Chancellor Robert Birgeneau:
Your recent “Message to Campus Community” avows solidarity with students regarding their anger about the steady public “disinvestment in public higher education.” Nevertheless, you explain that you have necessarily enacted a “no encampment” policy.
Students neglected to ask permission and failed to abide by your rules of engagement. You express your “regret that the campus police were forced to use their batons to enforce the policy.” Your police captain opines that “linking arms in a human chain when ordered to step aside is not a nonviolent protest.” This Orwellian thinking makes the mind reel: Arm linking and tent pitching is violent and club wielding is peace keeping.
An earlier occupation converted university property into People’s Park. University police overreacted, injuring many and killing one: James Rector.
The campus now has Mario Savio Steps and a Free Speech Cafe. How ironic! Campus plaques declare that students are entering the “property of the UC Regents.” Student occupiers are not bamboozled. They know their property rights and are teaching the most important lessons on campus.
Unlike the Penn State community, we will not turn our heads or be silenced when we witness our young people being violated and abused by a most odious machine.
— George Killingsworth, Berkeley resident
You have spoken several times about what makes Cal special. Two of which are Cal’s Peace Corps leadership and the campus’s commitment to values such as excellence, fairness and justice.
After I graduated in 2007, I served with the Peace Corps in Senegal, West Africa for over three years. I worked in agriculture and community development. Living and working with Senegalese farmers, I helped implement President Obama’s “Feed the Future” initiative. An agribusiness I helped launch during my service is now working with over 400 women farms in 25 communities and is expanding.
The education and preparation I received at Cal was a key determinant in my success in the Peace Corps. Today I work for a USAID-funded project that improves the quality and performance of public health institutions in the developing world. Everyday, I practice what I learned at Cal and use my experiences from the Peace Corps to guide my approach to working with counterparts who are citizens of developing nations.
I was disgusted to see the video of the UCPD beating students on Nov. 9. Your letter to the campus blaming the victims and justifying this crime of violence casts a poor light on Berkeley’s principles and values. It shows an amazing lack of wisdom and common decency for you to accuse the Cal students of not engaging in non-violent protest. I am terribly offended by your commentary and the actions of UCPD. They cast a dark light on Berkeley’s legacy and standing in the world.
I am active in the Cal Alumni Club of Washington, D.C. Every Cal alumni member I have talked to is concerned by this issue. It not only reflects poorly on UC Berkeley as an institution but also on those who have attended and studied there.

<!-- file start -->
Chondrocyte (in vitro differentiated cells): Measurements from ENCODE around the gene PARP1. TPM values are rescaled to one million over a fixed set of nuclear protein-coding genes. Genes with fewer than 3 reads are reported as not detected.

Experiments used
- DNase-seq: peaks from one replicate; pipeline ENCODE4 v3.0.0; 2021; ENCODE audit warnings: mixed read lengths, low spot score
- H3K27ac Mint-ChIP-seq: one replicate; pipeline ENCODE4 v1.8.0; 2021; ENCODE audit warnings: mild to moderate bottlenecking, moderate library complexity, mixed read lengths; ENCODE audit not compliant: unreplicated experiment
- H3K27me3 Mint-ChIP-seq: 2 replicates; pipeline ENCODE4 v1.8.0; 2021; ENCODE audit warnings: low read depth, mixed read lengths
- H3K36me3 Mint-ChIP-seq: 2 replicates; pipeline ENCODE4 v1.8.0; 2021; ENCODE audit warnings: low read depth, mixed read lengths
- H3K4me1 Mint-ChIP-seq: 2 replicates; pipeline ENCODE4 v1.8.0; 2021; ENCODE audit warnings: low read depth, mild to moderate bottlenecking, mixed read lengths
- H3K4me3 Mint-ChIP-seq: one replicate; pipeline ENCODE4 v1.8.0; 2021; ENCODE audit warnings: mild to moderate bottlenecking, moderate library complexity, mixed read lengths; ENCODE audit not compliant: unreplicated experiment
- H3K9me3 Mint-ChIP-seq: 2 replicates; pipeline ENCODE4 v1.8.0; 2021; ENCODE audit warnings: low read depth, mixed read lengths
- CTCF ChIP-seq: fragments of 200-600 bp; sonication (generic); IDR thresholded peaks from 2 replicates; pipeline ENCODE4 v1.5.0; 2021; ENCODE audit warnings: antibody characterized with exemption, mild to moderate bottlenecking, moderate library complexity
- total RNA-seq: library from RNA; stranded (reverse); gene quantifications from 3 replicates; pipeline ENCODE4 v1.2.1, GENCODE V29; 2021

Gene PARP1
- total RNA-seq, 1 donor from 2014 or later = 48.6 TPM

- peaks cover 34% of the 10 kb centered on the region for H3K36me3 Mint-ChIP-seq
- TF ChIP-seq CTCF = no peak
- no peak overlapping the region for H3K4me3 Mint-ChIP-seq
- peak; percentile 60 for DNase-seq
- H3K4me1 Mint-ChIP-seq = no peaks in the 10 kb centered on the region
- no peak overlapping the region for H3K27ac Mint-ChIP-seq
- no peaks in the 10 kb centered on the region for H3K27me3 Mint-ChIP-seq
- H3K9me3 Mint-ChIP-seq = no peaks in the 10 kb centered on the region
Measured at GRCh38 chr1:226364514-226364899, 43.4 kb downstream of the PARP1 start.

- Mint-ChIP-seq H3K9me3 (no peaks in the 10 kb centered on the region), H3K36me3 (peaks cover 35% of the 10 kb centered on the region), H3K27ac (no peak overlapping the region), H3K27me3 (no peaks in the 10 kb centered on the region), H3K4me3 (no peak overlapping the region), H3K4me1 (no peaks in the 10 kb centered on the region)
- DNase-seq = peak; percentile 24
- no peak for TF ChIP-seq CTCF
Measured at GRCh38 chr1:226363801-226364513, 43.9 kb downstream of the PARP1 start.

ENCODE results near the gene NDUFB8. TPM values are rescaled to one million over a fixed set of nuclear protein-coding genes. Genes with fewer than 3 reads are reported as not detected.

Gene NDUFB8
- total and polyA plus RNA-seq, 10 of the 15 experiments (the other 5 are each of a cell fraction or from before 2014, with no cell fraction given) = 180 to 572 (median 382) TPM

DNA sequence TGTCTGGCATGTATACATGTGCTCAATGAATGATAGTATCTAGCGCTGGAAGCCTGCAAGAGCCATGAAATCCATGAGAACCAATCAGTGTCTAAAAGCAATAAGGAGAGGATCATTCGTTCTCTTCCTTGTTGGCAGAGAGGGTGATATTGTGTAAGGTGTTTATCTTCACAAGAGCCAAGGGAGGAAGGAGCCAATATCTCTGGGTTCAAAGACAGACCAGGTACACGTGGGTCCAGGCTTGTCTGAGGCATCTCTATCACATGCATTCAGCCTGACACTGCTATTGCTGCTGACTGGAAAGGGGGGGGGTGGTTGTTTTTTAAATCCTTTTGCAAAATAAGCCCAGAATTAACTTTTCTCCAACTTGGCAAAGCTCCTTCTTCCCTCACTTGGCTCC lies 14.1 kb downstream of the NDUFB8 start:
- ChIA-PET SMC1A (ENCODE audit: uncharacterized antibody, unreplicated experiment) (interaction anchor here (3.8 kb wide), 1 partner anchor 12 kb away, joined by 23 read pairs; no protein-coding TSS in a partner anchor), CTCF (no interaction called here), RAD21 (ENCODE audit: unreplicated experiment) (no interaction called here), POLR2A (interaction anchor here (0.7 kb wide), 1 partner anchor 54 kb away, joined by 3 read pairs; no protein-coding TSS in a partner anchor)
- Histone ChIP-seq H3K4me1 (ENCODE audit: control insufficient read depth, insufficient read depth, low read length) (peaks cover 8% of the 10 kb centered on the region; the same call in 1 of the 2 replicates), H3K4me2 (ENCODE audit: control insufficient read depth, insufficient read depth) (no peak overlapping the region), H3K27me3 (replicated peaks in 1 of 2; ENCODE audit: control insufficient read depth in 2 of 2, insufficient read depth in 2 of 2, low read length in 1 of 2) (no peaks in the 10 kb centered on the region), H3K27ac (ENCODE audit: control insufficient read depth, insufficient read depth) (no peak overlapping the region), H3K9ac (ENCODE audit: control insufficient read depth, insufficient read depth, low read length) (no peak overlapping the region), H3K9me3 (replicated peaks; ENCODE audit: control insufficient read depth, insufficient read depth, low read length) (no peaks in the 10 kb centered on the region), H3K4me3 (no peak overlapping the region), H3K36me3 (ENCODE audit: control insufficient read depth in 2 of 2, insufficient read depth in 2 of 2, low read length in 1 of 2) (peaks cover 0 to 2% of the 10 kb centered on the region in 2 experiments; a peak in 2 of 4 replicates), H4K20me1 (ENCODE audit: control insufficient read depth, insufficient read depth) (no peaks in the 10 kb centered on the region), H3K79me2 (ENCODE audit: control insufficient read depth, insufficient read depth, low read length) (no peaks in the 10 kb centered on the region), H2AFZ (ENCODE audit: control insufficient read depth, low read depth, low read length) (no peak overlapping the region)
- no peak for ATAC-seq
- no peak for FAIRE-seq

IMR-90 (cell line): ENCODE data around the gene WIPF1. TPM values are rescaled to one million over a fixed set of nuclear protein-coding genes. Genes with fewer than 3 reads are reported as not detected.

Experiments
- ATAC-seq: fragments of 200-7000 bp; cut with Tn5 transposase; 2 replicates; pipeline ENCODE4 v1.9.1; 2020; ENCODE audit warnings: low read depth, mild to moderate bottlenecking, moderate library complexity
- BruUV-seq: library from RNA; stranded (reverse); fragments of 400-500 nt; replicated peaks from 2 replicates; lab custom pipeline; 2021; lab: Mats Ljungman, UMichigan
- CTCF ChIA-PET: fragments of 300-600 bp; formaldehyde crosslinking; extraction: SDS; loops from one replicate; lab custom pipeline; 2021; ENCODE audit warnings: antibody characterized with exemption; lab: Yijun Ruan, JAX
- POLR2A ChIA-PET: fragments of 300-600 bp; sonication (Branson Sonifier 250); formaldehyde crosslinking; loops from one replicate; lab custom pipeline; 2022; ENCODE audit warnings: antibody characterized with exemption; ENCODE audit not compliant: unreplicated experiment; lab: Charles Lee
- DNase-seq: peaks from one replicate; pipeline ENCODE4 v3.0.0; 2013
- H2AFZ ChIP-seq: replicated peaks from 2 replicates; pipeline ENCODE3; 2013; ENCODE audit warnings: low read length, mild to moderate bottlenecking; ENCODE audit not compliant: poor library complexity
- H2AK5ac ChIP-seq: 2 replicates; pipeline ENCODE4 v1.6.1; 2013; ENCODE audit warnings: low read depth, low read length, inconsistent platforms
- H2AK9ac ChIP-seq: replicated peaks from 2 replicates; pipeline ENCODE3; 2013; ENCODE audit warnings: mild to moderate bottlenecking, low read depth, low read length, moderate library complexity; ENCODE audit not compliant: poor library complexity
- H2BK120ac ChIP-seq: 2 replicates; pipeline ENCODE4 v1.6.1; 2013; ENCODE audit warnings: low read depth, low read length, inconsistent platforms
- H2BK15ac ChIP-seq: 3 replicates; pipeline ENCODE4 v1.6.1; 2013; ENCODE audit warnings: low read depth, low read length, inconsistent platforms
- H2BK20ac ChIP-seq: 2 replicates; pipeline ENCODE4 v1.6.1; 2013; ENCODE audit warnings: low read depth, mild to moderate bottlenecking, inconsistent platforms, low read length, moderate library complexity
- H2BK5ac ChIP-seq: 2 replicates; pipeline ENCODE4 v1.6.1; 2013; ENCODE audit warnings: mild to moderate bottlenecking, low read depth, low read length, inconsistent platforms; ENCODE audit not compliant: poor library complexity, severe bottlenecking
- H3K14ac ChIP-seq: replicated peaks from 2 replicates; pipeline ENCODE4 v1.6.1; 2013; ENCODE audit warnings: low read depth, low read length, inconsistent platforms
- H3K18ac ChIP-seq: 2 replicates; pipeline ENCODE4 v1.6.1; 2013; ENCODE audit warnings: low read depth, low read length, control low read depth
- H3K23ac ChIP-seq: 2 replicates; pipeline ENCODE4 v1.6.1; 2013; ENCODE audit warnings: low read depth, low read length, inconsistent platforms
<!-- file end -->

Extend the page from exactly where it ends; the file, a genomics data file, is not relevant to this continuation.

The police actions and your lack of leadership and responsibility are inimical to the values I learned at Cal.
With full sincerity, and in the great tradition of Cal, I call on you and the UCPD police chief to resign immediately.
— Nathan Danielsen, UC Berkeley ’07
Along with many others, I watched in shock as riot police twice responded with violent force to Nov. 9’s peaceful protest on the lawn next to Sproul Hall.
Had he been physically present at the demonstration, I somewhat doubt that Chancellor Birgeneau would have had the stomach to condone the violence against students, faculty and staff exercising free speech. Perhaps it should be his policy to attend future protests in person before authorizing the use of riot police, a response that effectively guarantees the acts of violence against members of the Cal community.
— Ethan Lavine, masters candidate in city planning at UC Berkeley
An Open Letter to Chancellor Birgeneau,
Your recent letter to the campus community rings false. You attempt to justify a violent response to a peaceful assembly as a practical matter of your inability to manage the “hygiene, safety, space and conflict issues that emerge when an encampment takes hold and the more intransigent individuals gain control.”
The administration has the ability to manage the militarization of our campus with busloads of armed and poorly trained riot control officers from agencies all over the bay area, but can’t manage to figure out how to allow people to go to the bathroom?
Your administration’s actions continue to embarrass and shame the entire campus.
Ultimately you justify your response by saying you were merely upholding a policy. But you fail to justify a policy that interferes with the rights of the entire campus community to peacefully assemble and their right to free speech.
— Andrew Galpern, graduate student researcher at the UC Berkeley Graduate School of Education.
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